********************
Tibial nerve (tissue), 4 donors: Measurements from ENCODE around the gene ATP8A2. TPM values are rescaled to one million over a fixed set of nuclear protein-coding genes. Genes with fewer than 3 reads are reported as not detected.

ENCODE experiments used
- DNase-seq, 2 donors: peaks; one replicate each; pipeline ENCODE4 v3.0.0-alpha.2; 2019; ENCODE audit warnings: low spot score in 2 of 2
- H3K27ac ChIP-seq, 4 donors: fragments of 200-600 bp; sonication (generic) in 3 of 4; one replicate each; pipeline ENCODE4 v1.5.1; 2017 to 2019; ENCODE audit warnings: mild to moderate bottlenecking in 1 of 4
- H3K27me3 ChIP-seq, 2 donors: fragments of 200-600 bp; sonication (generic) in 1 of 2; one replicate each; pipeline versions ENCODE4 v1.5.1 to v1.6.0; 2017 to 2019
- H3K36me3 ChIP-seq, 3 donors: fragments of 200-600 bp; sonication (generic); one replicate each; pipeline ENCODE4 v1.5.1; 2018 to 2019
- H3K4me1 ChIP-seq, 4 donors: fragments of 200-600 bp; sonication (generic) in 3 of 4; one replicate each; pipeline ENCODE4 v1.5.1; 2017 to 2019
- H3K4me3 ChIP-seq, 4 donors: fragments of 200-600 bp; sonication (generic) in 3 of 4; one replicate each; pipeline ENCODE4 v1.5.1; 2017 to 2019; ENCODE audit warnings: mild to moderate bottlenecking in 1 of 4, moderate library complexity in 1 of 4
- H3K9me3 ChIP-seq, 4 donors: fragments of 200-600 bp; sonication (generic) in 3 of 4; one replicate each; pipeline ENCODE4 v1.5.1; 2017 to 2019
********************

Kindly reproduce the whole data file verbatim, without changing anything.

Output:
Tibial nerve (tissue), 4 donors: Measurements from ENCODE around the gene ATP8A2. TPM values are rescaled to one million over a fixed set of nuclear protein-coding genes. Genes with fewer than 3 reads are reported as not detected.

ENCODE experiments used
- DNase-seq, 2 donors: peaks; one replicate each; pipeline ENCODE4 v3.0.0-alpha.2; 2019; ENCODE audit warnings: low spot score in 2 of 2
- H3K27ac ChIP-seq, 4 donors: fragments of 200-600 bp; sonication (generic) in 3 of 4; one replicate each; pipeline ENCODE4 v1.5.1; 2017 to 2019; ENCODE audit warnings: mild to moderate bottlenecking in 1 of 4
- H3K27me3 ChIP-seq, 2 donors: fragments of 200-600 bp; sonication (generic) in 1 of 2; one replicate each; pipeline versions ENCODE4 v1.5.1 to v1.6.0; 2017 to 2019
- H3K36me3 ChIP-seq, 3 donors: fragments of 200-600 bp; sonication (generic); one replicate each; pipeline ENCODE4 v1.5.1; 2018 to 2019
- H3K4me1 ChIP-seq, 4 donors: fragments of 200-600 bp; sonication (generic) in 3 of 4; one replicate each; pipeline ENCODE4 v1.5.1; 2017 to 2019
- H3K4me3 ChIP-seq, 4 donors: fragments of 200-600 bp; sonication (generic) in 3 of 4; one replicate each; pipeline ENCODE4 v1.5.1; 2017 to 2019; ENCODE audit warnings: mild to moderate bottlenecking in 1 of 4, moderate library complexity in 1 of 4
- H3K9me3 ChIP-seq, 4 donors: fragments of 200-600 bp; sonication (generic) in 3 of 4; one replicate each; pipeline ENCODE4 v1.5.1; 2017 to 2019